IntroductionBack to table of contents
How should one measure the value of a college degree? In recent years, policy-makers have focused their attention on earnings as the primary measure of the value of a degree, often using that metric to single out humanities degrees as less valuable than others.1 But there are other—less tangible—measures of value, such as satisfaction with one’s work and life more generally, that might also be applied to these discussions.
Without taking a position on which metrics are best, this report, based largely on original research commissioned by the American Academy of Arts and Sciences’ Humanities Indicators, examines a variety of outcome measures, including graduates’ satisfaction with their jobs, their finances, and their lives generally. The evidence shows that humanities graduates tend to earn less and have slightly higher levels of unemployment than business majors and graduates from some STEM fields. With respect to perceived well-being, however, humanities majors are similar to graduates from almost every other field. The data cannot explain the seeming disparity between the objective and subjective measures, but they provide a starting point for a more nuanced discussion about the relationship among fields of undergraduate study, employment, and quality of life. And for faculty, the report also points to a potential area of concern regarding the way they communicate to students about the skills developed in the course of an education in the field, as a substantial share of humanities graduates perceive little or no relationship between their job and their degree. The data were all gathered prior to the COVID-19 pandemic, but past experience tracking this sort of data for the humanities—particularly through the Great Recession—gives us little reason to expect a significant shift in values over the medium term.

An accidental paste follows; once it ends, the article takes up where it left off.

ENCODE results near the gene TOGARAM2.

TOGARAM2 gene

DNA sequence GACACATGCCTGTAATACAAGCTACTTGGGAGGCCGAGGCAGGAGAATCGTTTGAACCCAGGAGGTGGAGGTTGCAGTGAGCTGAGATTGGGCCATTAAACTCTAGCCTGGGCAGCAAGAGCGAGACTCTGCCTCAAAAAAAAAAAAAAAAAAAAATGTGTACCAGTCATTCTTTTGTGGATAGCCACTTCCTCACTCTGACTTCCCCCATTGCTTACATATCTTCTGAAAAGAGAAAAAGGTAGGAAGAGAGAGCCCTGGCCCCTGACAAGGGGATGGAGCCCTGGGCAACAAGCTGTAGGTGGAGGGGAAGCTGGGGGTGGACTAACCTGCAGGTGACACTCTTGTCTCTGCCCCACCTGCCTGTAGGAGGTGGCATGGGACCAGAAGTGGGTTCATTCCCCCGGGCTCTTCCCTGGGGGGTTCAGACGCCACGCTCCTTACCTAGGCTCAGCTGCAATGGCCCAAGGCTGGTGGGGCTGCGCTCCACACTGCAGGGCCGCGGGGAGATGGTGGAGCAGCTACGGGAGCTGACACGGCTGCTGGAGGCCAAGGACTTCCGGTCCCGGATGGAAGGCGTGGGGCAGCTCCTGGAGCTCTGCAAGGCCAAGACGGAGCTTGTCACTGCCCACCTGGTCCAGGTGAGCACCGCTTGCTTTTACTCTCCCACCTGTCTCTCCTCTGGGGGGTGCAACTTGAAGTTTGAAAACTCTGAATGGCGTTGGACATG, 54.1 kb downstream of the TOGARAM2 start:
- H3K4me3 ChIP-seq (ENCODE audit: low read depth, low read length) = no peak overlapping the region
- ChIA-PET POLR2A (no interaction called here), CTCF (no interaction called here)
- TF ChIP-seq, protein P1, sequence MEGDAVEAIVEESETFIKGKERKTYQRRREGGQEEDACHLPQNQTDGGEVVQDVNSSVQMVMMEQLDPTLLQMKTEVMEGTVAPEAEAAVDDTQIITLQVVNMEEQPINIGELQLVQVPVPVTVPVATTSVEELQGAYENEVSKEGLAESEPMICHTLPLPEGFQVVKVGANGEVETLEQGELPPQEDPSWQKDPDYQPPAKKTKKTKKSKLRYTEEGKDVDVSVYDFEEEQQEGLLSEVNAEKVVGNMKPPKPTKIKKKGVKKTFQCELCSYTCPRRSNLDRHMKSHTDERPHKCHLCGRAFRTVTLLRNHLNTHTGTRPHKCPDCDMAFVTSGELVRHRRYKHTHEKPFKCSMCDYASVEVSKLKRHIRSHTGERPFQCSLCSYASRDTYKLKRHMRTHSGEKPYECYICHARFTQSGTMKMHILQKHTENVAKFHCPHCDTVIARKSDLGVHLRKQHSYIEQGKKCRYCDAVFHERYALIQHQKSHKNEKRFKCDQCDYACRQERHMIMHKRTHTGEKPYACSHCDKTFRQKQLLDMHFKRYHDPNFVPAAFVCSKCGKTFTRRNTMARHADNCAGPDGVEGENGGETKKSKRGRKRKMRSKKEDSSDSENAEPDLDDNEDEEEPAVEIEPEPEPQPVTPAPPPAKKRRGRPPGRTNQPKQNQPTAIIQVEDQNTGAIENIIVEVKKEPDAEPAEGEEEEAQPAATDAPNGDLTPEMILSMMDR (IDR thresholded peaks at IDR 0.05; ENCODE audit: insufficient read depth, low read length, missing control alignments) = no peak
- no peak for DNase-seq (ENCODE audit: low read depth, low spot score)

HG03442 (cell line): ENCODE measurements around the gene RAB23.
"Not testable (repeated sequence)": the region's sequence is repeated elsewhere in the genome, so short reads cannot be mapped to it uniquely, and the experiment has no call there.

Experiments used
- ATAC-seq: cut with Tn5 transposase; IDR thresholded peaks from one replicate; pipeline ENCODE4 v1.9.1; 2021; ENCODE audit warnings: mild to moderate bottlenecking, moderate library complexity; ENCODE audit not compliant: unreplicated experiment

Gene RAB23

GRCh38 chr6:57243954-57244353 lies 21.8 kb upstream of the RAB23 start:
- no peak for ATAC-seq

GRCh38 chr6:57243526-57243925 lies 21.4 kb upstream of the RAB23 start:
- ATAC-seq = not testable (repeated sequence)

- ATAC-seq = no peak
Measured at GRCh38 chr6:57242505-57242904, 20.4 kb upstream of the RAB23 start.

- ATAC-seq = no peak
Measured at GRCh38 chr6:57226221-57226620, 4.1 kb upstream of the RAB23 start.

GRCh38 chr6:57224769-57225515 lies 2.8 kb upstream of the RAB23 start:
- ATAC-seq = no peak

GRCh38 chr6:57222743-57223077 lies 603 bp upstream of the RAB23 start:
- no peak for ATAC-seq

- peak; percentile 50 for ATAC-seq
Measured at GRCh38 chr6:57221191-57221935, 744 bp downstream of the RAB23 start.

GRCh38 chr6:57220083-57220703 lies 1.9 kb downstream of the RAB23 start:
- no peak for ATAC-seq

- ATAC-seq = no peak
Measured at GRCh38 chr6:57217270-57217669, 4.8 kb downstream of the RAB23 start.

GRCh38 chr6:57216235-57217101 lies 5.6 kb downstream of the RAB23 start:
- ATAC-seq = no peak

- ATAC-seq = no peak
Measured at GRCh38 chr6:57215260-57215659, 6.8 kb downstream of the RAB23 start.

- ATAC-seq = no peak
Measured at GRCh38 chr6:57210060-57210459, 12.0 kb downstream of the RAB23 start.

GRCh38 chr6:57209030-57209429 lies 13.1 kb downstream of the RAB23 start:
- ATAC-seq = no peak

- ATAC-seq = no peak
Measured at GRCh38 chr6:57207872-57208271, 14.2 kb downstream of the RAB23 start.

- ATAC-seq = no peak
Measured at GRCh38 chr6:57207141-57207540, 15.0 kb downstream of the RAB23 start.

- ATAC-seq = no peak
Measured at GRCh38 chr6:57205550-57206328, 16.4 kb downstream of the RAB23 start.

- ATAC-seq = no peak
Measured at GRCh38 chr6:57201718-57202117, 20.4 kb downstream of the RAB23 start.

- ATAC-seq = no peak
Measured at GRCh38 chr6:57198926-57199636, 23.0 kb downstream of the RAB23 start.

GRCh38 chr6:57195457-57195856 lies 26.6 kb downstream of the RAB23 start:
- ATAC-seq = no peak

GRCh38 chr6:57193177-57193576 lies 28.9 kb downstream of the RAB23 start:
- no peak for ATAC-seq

This report reflects the ongoing mission of the Humanities Indicators, a nationally recognized source of nonpartisan information about the field. The Indicators website covers 121 topics and includes more than 340 graphs detailing the state of the humanities in schools, higher education, and the workforce; levels of support for research and other key activities; and the role of the humanities in the day-to-day life of the nation. The project draws on data sources that meet the highest standards of social scientific rigor, relying heavily on the products of the U.S. federal statistical system.
For those wishing to create custom visualizations or perform analyses beyond those described in the following pages, the values underlying the graphs can be downloaded.
- 1In Florida, for instance, a bill was recently introduced in the state senate to limit scholarships for degree programs that “do not lead directly to employment.” Both wages and industry demand for graduates would be used to exclude degree programs. The bill was widely interpreted as an effort to reduce funding for arts and humanities subjects. See, for instance, Irfan Kovankaya, “I Was a Liberal Arts Major: Education Is about More than Jobs,” Tallahassee Democrat, March 4, 2021.